Well, if you take the averages we got so far, your chances to get to +3 are:

So I think we can say with very high certainty that you're better off using mirages to try to get to +3 instead of a dragon orb. I won't trust our +4 and +5 averages until we get more data.

So I think we can say with very high certainty that you're better off using mirages to try to get to +3 instead of a dragon orb. I won't trust our +4 and +5 averages until we get more data.

yep. +3 is easily obtainable. But +3 is really nothing. +hp gained from +3 is low. I'm interested +5 and up. So keep trying and then post it here. pls.b:victory

It's possible that you're right, that there's a fixed %chance of refining anything, regardless of its current level of refinement - and also that the old percentages which we've all seen listed, in which the %chance to refine decreases as you level up the item are BOTH correct

This may seem counter-intuitive, but follow my logic on this:

If there is a fixed chance to refine no matter the current refining level, lets just make it 50% for easy math, then the chance of refining that item TWICE in a row, would be 25%, to get it to +2, and 12.5% to refine it THREE times in a row, to get it to +3.

Because of the fact that if the refining fails, the item resets itself back to refining level 0, the statistical odds of refining something without dragon orbs will decrease exponentially, because you're in essence betting on the same outcome happening (success) each time ~IN A ROW~.

It's just like the odds of flipping a penny and it landing heads up 10 times in a row. The odds of it happening once is 50%, and if you flip it a second time, the odds of THAT event happening are still 50%, but the odds of it happening twice IN A ROW are 25%.

My guess is this would account for both the success rate you seem to have, and the listed percentage rate chart, where the %chance decreases exponentially. Does this maybe clear up some things?

It's possible that you're right, that there's a fixed %chance of refining anything, regardless of its current level of refinement - and also that the old percentages which we've all seen listed, in which the %chance to refine decreases as you level up the item are BOTH correct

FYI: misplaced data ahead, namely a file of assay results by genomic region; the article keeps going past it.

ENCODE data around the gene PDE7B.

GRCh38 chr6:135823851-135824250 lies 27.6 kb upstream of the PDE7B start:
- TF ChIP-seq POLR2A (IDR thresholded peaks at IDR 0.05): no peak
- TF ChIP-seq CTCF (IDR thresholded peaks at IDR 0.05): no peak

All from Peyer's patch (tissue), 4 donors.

This may seem counter-intuitive, but follow my logic on this:

If there is a fixed chance to refine no matter the current refining level, lets just make it 50% for easy math, then the chance of refining that item TWICE in a row, would be 25%, to get it to +2, and 12.5% to refine it THREE times in a row, to get it to +3.

Because of the fact that if the refining fails, the item resets itself back to refining level 0, the statistical odds of refining something without dragon orbs will decrease exponentially, because you're in essence betting on the same outcome happening (success) each time ~IN A ROW~.

It's just like the odds of flipping a penny and it landing heads up 10 times in a row. The odds of it happening once is 50%, and if you flip it a second time, the odds of THAT event happening are still 50%, but the odds of it happening twice IN A ROW are 25%.

My guess is this would account for both the success rate you seem to have, and the listed percentage rate chart, where the %chance decreases exponentially. Does this maybe clear up some things?

Sure it cleared very good. It means after +5 you has incredible low chance on success.

That is all of course assuming that our two assumptions are accurate: One, that there is a constant refine rate, independent of the item's actual refine level, and two, that there are no other influences on our chance of refining (location, time, refining aids, some sort of hidden "luck" stat, etc.)

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It's just like the odds of flipping a penny and it landing heads up 10 times in a row. The odds of it happening once is 50%, and if you flip it a second time, the odds of THAT event happening are still 50%, but the odds of it happening twice IN A ROW are 25%.